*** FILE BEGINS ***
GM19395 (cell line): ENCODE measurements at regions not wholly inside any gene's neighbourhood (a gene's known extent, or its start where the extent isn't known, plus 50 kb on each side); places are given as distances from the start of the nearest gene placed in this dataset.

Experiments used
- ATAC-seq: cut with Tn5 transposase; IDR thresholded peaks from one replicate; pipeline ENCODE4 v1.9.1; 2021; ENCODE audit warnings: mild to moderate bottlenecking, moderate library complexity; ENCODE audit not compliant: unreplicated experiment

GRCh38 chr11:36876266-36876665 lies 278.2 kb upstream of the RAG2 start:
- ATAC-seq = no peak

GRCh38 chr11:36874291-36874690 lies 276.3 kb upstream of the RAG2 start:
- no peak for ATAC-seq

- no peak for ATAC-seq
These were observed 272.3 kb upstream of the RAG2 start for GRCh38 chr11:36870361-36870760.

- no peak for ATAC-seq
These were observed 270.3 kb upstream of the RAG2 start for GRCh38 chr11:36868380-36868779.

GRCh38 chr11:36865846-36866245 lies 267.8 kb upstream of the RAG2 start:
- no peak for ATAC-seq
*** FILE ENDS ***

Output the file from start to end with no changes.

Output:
GM19395 (cell line): ENCODE measurements at regions not wholly inside any gene's neighbourhood (a gene's known extent, or its start where the extent isn't known, plus 50 kb on each side); places are given as distances from the start of the nearest gene placed in this dataset.

Experiments used
- ATAC-seq: cut with Tn5 transposase; IDR thresholded peaks from one replicate; pipeline ENCODE4 v1.9.1; 2021; ENCODE audit warnings: mild to moderate bottlenecking, moderate library complexity; ENCODE audit not compliant: unreplicated experiment

GRCh38 chr11:36876266-36876665 lies 278.2 kb upstream of the RAG2 start:
- ATAC-seq = no peak

GRCh38 chr11:36874291-36874690 lies 276.3 kb upstream of the RAG2 start:
- no peak for ATAC-seq

- no peak for ATAC-seq
These were observed 272.3 kb upstream of the RAG2 start for GRCh38 chr11:36870361-36870760.

- no peak for ATAC-seq
These were observed 270.3 kb upstream of the RAG2 start for GRCh38 chr11:36868380-36868779.

GRCh38 chr11:36865846-36866245 lies 267.8 kb upstream of the RAG2 start:
- no peak for ATAC-seq